To tell you how I got to know Mohammad Ali Al-Kurdi, I have to recount how I met his son, Samer, my best friend of my teenage days: Sometimes you have to write a message in a bottle or travel across the globe to find a friend in your city.
In the mid 1980′s, a school friend, Khaldoon, and I were computer-crazed kids. Our passion was called the Sinclair Spectrum. We were the too-young customers of a tiny computer company in Jabal Al Hussein, run by a Jordanian Engineer who had something to do with the UK computer scene at the time.
In that company’s office we found old copies of a magazine that was never sold in Jordan: Your Sinclair. Ever the networker, Khaldoon decided to send a letter to the pen pal section of the magazine (remember pen pals?), even-though he had no way of knowing if that magazine still existed or not. Even if it did, we would never have had the chance to see if the pen pal letter was published. These were the pre-internet days, you know. But the letter was sent..
Cut to a european airport.
A 15 year old kid is accompanying his father on a business trip, was going through the magazine racks of the airport’s bookshop before boarding a flight. He too was a computer freak. One magazine caught his eye. Fate had it that it was the issue of Your Sinclair in which the name and Amman address of another computer kid were published!
A few weeks later, Khaldoon and I were intrigued and excited when he received a letter in the mail from a guy called Samer Kurdi! Soon enough, us three 15-16 year old Ammani kids were meeting in the Shoman computer library..
Befriending Samer affected me profoundly, in more than one way. Beyond a teenage friendship (of sharing music, films, computer software and early intellectual discussions) that lasts till this day, visiting him in his family villa near 4th Circle opened up new windows for me to witness the life of a Ammani family that was quite different than mine.
Samer’s father, the Pharmacist was a businessman and entrepreneur. Mohammad Ali Kurdi, was a man with a booming, loud voice, a somewhat harsh accent and a large presence (and a healthy dose of humor). Always in a grey or grayish-blue suit. In business since 1954, heading his Kurdi Drugstore (an importer of pharmaceuticals), he had still enough entrepreneurial zeal in him to start a pharmaceutical manufacturing business in 1994, under the name Hayat Pharmaceutical Industries.
Endearingly, he always called me ‘Humeid’. My encounters with him where either in the Kurdi’s large kitchen (where he once offered me to taste a salad ‘enriched’ with tartaric acid) or in his office located on the 13th floor of then-new Sayegh building in Abdali, where Samer and I went if we wanted to use the company’s computers to print out something.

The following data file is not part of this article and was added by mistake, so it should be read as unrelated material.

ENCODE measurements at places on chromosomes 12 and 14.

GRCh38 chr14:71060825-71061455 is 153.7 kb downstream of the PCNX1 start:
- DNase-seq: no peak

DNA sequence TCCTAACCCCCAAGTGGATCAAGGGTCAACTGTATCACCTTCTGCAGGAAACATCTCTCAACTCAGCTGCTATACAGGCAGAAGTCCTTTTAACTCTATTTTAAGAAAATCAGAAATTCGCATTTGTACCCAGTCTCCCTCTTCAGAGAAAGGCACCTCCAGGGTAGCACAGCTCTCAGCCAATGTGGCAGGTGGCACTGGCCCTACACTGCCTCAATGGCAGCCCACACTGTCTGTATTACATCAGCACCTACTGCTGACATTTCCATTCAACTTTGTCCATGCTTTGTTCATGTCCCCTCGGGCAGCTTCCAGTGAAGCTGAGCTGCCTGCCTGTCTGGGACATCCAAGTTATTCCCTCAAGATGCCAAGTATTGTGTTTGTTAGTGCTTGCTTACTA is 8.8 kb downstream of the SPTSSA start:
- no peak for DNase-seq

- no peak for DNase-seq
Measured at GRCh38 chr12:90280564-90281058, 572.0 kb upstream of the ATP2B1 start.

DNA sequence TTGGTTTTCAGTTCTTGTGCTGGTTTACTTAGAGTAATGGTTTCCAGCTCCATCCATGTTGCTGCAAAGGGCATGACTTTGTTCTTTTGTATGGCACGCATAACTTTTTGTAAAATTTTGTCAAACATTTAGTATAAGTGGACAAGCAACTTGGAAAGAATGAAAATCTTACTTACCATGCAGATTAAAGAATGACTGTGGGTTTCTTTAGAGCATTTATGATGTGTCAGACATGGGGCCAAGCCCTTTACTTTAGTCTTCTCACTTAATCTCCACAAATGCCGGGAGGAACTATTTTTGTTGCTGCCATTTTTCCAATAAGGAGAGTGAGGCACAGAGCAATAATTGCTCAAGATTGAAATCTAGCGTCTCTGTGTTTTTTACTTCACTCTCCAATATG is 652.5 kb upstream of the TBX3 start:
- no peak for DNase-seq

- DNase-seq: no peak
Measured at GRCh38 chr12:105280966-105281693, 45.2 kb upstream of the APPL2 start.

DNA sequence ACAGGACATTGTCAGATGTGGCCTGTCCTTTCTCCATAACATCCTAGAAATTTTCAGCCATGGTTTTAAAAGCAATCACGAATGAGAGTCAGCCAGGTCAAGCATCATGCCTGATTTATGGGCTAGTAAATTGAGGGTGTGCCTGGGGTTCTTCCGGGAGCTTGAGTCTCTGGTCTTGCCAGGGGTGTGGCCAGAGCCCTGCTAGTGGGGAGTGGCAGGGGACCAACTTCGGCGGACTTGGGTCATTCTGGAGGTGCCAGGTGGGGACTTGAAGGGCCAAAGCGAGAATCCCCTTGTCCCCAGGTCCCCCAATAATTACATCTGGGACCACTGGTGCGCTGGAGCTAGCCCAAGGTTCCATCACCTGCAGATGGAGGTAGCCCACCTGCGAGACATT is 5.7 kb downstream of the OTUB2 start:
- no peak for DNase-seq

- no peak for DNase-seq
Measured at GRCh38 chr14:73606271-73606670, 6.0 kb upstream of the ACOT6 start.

Then there was Samer’s mother. The kind, cultured Lebanese lady who switches effortlessly between speaking Arabic, English and French. In later years I always saw her at classical music concerts. And she had large gatherings at their villa in which Bridge was played.
In my own circle of family and friends at the time, a certain sense of ‘economy’ was always present. Thus, experiencing the ‘abundance’ of the household of an established man of business was a contrast that I always remember in a positive light. Be it videotapes, audio tapes, 3.5″ floppy disks or magazines (which was the stuff we kids cared about), this abundance was wealth shared by Samer. As were the sweet desserts and cups of tea in the kitchen.
As we grew older, “Al-Saydalani Mohammaed Al-Kurdi” as he was known in business, or Abu Maher, as he was called at home, , was always willing to talk to us about History with great enthusiasm. Maybe I should have paid more attention, as the particulars of his stories escape me now. But I vaguely remember his broad-stroked sentences about ‘The Romans’, ‘The Jews’, ‘The Persians’ and other historical monoliths.
A year or so ago he called me into his office and handed me large envelopes and boxes full of old pictures of Amman, which he gathered from a number of his friends whose age was threatening to take away their memories of Amman as they experienced it. Perhaps a city that grew so fast that it barely had time to develop a history.
Abu Maher’s project, which remains unfinished, was to author a book of Ammani pictures and memories. Those pictures of people and places, where scanned and now safely reside on a hard disk.
Pharmacist Mohammad Ali Al-Kurdi passed away August 15th, 2006.
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